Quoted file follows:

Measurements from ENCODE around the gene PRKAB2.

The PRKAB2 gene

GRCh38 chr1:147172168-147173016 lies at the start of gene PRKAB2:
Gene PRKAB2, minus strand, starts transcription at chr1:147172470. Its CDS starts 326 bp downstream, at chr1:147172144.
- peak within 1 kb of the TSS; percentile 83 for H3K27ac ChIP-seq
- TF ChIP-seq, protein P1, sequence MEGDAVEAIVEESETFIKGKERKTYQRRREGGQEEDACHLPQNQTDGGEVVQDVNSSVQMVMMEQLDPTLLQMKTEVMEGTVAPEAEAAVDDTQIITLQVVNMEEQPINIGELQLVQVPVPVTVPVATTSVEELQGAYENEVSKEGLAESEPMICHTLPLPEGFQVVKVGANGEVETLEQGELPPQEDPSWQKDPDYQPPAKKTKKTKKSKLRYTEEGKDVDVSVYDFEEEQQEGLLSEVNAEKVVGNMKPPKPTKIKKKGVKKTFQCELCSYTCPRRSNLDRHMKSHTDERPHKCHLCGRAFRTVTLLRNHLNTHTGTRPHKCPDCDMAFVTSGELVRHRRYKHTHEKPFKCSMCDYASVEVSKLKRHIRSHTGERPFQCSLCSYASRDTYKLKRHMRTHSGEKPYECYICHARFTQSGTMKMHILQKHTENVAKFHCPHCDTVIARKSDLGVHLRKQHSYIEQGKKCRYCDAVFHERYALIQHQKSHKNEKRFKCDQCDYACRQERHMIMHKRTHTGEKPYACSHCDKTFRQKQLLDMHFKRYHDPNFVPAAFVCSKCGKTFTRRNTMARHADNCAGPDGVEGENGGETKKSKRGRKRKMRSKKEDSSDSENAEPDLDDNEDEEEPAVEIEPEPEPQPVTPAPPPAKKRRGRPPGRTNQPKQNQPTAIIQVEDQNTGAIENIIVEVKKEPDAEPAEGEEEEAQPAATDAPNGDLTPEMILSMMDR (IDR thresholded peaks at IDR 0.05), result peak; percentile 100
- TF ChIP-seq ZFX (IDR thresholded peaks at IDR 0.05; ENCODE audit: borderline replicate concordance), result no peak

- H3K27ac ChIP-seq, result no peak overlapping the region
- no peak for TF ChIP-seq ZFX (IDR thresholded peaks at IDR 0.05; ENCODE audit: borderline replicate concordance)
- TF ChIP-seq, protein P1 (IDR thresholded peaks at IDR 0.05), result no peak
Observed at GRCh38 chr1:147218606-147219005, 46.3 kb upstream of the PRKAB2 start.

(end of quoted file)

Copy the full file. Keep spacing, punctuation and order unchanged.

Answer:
Measurements from ENCODE around the gene PRKAB2.

The PRKAB2 gene

GRCh38 chr1:147172168-147173016 lies at the start of gene PRKAB2:
Gene PRKAB2, minus strand, starts transcription at chr1:147172470. Its CDS starts 326 bp downstream, at chr1:147172144.
- peak within 1 kb of the TSS; percentile 83 for H3K27ac ChIP-seq
- TF ChIP-seq, protein P1, sequence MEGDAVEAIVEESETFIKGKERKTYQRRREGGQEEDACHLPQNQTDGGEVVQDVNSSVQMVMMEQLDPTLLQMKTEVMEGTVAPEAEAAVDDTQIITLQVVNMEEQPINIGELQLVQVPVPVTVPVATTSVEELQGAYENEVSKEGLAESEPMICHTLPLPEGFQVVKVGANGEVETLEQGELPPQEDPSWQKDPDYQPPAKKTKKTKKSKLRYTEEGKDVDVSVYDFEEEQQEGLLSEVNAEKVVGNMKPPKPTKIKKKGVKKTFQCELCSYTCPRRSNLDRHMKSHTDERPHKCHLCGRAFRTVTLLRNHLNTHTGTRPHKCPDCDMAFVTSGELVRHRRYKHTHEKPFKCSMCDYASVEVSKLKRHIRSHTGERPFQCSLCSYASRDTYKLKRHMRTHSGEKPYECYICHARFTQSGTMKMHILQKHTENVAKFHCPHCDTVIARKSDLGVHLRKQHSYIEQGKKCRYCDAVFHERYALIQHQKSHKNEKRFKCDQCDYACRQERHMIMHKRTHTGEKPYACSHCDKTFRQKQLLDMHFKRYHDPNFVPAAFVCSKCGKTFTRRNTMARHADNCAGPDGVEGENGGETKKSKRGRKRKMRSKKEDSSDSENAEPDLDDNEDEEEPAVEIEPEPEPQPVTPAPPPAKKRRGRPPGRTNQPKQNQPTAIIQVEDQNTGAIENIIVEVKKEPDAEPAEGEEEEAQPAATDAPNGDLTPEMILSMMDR (IDR thresholded peaks at IDR 0.05), result peak; percentile 100
- TF ChIP-seq ZFX (IDR thresholded peaks at IDR 0.05; ENCODE audit: borderline replicate concordance), result no peak

- H3K27ac ChIP-seq, result no peak overlapping the region
- no peak for TF ChIP-seq ZFX (IDR thresholded peaks at IDR 0.05; ENCODE audit: borderline replicate concordance)
- TF ChIP-seq, protein P1 (IDR thresholded peaks at IDR 0.05), result no peak
Observed at GRCh38 chr1:147218606-147219005, 46.3 kb upstream of the PRKAB2 start.